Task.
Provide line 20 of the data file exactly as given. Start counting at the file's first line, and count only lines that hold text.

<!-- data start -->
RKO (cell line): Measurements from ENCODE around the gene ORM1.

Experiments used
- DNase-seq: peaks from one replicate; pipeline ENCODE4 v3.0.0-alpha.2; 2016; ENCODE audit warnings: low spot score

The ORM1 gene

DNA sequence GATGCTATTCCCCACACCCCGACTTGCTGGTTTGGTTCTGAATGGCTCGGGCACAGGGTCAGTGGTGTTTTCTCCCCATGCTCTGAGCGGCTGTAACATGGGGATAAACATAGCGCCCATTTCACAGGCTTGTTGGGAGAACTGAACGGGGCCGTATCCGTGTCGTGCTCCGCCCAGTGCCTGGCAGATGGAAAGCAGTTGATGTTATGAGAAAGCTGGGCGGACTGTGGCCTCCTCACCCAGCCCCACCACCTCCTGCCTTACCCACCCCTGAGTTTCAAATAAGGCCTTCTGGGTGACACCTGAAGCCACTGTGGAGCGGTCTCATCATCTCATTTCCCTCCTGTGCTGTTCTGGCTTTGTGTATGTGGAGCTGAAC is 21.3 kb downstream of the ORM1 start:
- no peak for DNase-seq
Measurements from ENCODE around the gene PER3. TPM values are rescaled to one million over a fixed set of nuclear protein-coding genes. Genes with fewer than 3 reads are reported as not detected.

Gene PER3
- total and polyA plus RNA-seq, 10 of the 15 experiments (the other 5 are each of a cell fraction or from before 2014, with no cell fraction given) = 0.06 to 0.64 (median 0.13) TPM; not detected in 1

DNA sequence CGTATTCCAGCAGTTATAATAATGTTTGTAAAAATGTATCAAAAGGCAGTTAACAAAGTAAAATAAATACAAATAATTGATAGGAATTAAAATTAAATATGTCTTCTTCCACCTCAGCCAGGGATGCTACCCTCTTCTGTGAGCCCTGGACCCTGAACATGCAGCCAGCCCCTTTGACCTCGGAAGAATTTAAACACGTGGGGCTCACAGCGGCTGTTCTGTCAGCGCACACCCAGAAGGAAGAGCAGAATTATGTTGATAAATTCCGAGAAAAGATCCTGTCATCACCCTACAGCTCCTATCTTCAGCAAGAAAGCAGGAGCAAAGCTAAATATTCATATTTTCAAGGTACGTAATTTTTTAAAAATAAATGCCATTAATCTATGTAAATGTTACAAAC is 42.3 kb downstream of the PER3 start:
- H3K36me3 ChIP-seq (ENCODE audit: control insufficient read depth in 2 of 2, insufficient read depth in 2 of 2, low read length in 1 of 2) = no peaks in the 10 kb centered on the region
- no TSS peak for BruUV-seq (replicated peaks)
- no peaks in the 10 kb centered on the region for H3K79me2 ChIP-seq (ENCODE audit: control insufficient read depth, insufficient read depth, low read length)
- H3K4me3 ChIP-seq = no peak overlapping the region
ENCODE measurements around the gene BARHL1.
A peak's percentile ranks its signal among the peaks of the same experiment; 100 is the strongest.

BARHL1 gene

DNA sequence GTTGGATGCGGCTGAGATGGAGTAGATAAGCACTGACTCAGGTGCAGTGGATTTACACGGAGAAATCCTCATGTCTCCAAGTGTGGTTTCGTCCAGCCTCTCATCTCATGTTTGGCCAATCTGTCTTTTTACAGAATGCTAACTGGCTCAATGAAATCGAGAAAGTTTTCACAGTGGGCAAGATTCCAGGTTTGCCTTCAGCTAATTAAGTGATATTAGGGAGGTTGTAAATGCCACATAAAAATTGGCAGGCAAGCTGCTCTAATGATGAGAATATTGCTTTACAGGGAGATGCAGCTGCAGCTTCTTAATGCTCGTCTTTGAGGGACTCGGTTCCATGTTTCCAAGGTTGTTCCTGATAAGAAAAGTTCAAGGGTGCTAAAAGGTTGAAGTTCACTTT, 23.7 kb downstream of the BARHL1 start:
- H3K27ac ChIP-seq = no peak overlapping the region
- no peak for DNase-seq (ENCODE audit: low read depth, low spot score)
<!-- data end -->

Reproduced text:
- no peak for DNase-seq (ENCODE audit: low read depth, low spot score)